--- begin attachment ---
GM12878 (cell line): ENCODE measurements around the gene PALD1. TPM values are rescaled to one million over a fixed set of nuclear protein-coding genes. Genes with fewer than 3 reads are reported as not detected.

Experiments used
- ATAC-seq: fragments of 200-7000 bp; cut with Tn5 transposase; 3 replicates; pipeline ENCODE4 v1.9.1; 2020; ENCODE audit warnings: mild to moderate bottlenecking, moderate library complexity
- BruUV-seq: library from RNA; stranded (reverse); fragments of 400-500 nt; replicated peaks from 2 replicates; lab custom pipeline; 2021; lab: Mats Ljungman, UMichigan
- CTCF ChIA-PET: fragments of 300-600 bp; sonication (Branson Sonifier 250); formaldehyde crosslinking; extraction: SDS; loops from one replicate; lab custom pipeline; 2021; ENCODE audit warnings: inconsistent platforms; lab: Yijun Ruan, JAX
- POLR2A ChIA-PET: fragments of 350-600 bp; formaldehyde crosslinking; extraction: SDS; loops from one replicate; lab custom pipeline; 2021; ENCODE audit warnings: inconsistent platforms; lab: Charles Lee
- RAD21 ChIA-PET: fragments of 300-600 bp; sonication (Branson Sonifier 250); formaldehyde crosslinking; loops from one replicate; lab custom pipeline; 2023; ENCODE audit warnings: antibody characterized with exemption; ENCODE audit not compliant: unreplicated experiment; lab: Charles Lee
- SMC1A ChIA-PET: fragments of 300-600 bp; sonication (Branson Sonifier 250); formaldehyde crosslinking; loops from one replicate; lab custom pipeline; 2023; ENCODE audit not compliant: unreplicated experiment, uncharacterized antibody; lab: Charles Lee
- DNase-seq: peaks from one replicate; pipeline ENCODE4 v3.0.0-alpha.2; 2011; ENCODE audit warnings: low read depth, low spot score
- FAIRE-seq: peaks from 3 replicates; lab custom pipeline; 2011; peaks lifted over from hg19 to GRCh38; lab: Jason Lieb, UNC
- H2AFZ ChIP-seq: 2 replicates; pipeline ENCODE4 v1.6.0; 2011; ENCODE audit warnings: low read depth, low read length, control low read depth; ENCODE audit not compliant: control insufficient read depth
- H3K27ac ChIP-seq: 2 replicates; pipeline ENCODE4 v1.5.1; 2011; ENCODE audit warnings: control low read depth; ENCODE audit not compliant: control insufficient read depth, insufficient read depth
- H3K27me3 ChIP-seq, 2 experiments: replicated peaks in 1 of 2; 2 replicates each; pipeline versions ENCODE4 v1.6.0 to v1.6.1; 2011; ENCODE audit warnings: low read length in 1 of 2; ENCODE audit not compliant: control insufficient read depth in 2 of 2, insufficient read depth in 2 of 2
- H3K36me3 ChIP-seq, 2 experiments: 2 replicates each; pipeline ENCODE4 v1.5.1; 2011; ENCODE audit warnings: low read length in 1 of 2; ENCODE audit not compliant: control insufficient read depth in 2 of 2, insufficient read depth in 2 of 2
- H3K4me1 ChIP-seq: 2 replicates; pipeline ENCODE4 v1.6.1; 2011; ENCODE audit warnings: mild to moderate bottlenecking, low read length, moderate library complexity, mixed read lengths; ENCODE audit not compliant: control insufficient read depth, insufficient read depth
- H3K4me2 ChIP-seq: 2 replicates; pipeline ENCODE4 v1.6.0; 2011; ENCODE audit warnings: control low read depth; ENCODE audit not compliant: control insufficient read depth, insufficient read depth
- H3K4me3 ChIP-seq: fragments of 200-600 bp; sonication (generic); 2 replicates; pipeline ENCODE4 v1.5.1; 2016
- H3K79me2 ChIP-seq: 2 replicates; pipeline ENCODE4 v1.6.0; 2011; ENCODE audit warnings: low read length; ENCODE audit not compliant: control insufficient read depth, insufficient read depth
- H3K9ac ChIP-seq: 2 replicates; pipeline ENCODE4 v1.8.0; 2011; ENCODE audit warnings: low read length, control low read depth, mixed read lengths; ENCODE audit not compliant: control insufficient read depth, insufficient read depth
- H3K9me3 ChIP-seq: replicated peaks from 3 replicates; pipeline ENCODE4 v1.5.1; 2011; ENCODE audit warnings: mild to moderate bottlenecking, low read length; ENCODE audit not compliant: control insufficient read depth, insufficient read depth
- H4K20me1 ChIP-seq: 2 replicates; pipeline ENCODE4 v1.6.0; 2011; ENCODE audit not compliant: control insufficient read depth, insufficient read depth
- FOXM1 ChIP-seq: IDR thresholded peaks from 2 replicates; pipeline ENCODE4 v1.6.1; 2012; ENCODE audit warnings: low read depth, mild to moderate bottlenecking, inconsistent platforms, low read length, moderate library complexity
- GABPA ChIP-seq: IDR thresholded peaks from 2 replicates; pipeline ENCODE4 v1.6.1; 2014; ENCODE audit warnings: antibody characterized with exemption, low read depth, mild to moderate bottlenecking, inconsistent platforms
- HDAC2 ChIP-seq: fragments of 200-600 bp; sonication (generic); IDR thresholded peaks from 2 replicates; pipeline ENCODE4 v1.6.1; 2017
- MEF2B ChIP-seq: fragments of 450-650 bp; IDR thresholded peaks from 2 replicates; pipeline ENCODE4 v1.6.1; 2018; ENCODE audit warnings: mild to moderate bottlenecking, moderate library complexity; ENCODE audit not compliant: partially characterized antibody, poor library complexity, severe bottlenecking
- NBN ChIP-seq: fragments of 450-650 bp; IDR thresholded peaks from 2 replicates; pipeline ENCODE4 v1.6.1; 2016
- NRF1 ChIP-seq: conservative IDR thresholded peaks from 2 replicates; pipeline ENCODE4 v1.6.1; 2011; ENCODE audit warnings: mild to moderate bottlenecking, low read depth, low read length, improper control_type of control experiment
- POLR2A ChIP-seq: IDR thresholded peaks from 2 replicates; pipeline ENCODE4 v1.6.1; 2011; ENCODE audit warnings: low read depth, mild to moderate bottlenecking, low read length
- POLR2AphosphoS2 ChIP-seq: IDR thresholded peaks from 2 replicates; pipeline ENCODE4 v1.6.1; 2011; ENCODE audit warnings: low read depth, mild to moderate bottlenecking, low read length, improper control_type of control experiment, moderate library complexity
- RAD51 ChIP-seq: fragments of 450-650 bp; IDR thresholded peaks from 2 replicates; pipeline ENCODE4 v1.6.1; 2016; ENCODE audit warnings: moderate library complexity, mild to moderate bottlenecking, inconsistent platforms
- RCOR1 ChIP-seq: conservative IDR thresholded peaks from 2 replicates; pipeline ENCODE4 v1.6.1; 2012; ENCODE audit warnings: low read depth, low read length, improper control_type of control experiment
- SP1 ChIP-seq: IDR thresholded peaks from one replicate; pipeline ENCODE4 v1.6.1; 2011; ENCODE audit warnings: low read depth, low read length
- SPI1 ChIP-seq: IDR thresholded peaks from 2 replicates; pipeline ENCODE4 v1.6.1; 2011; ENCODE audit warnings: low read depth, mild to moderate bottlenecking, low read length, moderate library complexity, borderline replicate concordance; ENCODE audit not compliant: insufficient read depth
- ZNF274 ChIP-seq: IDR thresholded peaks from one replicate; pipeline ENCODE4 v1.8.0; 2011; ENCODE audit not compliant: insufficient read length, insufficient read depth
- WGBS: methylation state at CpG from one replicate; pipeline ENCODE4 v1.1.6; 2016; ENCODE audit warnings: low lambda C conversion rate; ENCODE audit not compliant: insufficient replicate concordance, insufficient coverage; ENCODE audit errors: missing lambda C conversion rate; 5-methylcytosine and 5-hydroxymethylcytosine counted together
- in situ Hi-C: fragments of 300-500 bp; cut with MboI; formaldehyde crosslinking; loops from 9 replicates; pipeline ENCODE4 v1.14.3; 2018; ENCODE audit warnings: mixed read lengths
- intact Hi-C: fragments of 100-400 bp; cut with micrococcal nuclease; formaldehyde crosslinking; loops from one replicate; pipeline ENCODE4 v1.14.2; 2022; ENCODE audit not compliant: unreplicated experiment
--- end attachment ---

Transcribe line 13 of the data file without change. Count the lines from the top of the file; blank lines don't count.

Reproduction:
- H3K27me3 ChIP-seq, 2 experiments: replicated peaks in 1 of 2; 2 replicates each; pipeline versions ENCODE4 v1.6.0 to v1.6.1; 2011; ENCODE audit warnings: low read length in 1 of 2; ENCODE audit not compliant: control insufficient read depth in 2 of 2, insufficient read depth in 2 of 2